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Abstract

Background

Few studies have examined the 20% of individuals who never experience an episode of low back pain (LBP). To date, no investigation has been undertaken that examines a group who claim to have never experienced LBP in their lifetime in comparison to two population-based case–control groups with and without momentary LBP. This study investigates whether LBP-resilient workers between 50 and 65 years had better general health, demonstrated more positive health behaviour and were better able to achieve routine activities compared with both case–control groups.

Methods

Forty-two LBP-resilient participants completed the same pain assessment questionnaire as a population-based LBP sample from a nationwide, large-scale cross-sectional survey in Switzerland. The LBP-resilient participants were pairwise compared to the propensity score-matched case controls by exploring differences in demographic and work characteristics, and by calculating odds ratios (ORs) and effect sizes. A discriminant analysis explored group differences, while the multiple logistic regression analysis specified single indicators which accounted for group differences.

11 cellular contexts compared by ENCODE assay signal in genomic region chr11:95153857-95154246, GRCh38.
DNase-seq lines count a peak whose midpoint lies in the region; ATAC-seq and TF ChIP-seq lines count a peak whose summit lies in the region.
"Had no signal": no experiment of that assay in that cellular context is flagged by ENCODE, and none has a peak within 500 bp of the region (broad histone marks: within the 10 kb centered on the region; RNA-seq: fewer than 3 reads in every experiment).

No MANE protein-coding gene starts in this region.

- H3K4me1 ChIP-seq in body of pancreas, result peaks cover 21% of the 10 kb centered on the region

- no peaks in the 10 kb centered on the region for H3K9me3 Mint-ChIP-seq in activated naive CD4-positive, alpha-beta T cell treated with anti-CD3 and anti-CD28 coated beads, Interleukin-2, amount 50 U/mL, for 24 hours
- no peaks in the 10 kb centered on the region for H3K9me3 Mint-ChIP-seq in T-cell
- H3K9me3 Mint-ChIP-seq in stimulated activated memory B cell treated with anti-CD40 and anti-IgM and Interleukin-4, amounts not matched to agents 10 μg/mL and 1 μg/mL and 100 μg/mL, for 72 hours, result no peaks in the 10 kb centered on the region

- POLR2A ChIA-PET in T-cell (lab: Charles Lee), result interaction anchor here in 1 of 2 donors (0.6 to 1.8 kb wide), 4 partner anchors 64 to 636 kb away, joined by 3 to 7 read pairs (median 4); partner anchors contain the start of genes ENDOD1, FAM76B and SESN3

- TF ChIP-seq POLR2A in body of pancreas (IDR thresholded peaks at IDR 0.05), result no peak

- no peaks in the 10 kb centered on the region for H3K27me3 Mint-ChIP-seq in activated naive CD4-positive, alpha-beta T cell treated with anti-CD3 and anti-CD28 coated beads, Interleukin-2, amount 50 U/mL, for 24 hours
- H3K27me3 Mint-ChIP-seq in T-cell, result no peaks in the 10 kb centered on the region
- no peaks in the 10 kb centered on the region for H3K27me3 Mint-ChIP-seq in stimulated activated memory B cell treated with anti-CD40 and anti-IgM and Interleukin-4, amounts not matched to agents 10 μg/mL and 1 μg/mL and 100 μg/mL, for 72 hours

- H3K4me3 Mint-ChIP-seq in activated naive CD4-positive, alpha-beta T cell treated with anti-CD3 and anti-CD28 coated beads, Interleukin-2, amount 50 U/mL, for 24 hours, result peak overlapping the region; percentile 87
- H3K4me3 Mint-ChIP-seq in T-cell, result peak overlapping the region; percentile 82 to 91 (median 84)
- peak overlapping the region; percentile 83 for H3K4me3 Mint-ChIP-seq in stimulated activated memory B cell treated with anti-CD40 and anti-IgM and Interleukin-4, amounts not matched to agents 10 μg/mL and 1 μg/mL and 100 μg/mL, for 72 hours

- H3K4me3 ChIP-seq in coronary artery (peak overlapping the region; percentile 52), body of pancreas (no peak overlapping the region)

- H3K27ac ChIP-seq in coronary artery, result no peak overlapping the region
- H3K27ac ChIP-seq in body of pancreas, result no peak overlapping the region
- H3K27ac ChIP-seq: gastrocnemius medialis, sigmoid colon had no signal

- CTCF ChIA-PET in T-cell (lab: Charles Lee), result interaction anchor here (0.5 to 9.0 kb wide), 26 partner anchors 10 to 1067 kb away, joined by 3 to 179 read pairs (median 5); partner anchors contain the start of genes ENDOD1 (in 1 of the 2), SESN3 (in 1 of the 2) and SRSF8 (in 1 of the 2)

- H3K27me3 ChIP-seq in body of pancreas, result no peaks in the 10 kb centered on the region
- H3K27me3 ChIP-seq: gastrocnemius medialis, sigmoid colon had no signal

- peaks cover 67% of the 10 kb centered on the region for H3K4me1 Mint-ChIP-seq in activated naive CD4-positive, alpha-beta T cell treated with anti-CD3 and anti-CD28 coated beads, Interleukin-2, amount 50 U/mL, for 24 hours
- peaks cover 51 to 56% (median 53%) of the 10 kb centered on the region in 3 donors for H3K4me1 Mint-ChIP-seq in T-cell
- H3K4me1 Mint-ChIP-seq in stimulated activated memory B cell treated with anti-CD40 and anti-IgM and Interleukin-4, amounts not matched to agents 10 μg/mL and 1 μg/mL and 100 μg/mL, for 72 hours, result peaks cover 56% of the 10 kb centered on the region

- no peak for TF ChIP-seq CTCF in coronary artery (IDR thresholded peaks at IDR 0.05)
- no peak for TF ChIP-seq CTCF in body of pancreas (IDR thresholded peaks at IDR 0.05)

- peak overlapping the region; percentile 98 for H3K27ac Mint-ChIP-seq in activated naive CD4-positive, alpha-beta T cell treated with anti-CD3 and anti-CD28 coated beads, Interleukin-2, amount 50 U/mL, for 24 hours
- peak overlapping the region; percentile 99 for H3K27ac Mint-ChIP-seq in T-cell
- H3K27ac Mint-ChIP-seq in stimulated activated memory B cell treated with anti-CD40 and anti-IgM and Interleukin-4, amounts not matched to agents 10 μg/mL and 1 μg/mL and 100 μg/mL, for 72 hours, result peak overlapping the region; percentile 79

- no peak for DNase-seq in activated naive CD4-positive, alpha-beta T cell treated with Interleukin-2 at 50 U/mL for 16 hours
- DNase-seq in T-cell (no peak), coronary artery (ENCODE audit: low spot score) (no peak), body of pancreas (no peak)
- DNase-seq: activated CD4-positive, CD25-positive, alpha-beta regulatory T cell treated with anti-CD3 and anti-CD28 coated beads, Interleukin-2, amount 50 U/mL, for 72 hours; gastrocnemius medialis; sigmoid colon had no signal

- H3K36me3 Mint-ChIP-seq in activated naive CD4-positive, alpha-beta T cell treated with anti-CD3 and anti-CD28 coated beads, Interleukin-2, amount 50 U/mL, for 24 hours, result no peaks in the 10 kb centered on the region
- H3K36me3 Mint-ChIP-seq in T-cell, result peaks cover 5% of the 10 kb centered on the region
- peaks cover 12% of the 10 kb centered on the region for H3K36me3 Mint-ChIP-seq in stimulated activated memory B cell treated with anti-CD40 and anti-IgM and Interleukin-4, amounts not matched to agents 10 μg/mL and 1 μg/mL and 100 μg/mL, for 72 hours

Results

LBP-resilient participants were healthier than the case controls with momentary LBP and achieved routine activities more easily. Compared to controls without momentary LBP, LBP-resilient participants had a higher vitality, a lower workload, a healthier attitude towards health and behaved more healthily by drinking less alcohol.

Conclusions

By demonstrating a difference between LBP-resilient participants and controls without momentary LBP, the question that arises is what additional knowledge can be attained. Three underlying traits seem to be relevant about LBP-resilient participants: personality, favourable work conditions and subjective attitudes/attributions towards health. These rationales have to be considered with respect to LBP prevention.